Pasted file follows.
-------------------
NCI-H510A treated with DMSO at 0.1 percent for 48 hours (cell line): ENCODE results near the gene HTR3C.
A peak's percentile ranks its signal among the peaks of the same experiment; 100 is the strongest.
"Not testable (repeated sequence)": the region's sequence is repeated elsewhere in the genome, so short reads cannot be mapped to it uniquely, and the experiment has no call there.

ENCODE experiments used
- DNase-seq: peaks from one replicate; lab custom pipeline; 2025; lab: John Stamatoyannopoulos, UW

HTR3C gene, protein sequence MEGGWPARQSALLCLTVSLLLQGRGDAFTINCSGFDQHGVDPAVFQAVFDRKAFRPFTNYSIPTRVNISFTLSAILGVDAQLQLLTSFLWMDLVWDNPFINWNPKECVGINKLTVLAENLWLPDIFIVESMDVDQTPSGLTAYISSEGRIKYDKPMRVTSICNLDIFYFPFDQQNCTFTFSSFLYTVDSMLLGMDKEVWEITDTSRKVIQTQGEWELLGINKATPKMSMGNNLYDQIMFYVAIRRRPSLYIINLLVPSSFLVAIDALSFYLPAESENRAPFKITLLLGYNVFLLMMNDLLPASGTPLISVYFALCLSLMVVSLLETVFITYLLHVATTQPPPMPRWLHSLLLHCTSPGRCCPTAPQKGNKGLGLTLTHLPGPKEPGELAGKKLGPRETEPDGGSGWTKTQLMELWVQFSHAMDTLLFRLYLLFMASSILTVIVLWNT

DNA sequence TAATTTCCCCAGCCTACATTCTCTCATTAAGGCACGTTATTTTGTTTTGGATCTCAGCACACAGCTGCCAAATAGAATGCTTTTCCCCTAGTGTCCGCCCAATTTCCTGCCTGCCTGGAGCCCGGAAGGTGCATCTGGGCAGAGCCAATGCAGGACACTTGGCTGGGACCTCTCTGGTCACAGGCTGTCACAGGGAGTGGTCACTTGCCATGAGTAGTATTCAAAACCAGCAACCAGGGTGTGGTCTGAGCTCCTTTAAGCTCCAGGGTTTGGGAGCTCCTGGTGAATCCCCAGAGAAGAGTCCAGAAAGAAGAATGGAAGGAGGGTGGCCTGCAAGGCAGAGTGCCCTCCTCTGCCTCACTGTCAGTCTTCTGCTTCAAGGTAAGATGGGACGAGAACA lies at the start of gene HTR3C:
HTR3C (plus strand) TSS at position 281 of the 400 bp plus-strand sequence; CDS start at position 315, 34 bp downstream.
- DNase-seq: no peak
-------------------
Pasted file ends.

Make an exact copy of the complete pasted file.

NCI-H510A treated with DMSO at 0.1 percent for 48 hours (cell line): ENCODE results near the gene HTR3C.
A peak's percentile ranks its signal among the peaks of the same experiment; 100 is the strongest.
"Not testable (repeated sequence)": the region's sequence is repeated elsewhere in the genome, so short reads cannot be mapped to it uniquely, and the experiment has no call there.

ENCODE experiments used
- DNase-seq: peaks from one replicate; lab custom pipeline; 2025; lab: John Stamatoyannopoulos, UW

HTR3C gene, protein sequence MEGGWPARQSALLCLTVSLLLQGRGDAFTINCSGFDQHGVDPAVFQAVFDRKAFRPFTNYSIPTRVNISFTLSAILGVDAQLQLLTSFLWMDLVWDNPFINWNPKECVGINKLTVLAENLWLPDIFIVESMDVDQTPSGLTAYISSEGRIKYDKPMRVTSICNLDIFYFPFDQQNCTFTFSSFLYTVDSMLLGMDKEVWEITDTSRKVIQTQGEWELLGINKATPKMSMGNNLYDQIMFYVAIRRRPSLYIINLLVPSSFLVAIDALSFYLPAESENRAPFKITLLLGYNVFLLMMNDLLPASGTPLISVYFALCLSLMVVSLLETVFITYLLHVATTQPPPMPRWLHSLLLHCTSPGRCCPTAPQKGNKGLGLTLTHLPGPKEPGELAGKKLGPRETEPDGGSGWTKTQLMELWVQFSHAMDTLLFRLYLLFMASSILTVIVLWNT

DNA sequence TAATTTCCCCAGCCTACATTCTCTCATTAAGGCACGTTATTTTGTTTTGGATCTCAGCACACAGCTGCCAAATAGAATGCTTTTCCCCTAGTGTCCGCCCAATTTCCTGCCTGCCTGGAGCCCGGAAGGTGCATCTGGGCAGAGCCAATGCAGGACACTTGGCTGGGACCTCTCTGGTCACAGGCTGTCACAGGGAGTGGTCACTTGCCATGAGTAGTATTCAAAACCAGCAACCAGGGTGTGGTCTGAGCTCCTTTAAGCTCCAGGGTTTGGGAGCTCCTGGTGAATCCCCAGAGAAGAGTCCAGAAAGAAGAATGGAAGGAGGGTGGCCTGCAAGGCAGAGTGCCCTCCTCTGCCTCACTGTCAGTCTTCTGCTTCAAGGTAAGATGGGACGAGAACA lies at the start of gene HTR3C:
HTR3C (plus strand) TSS at position 281 of the 400 bp plus-strand sequence; CDS start at position 315, 34 bp downstream.
- DNase-seq: no peak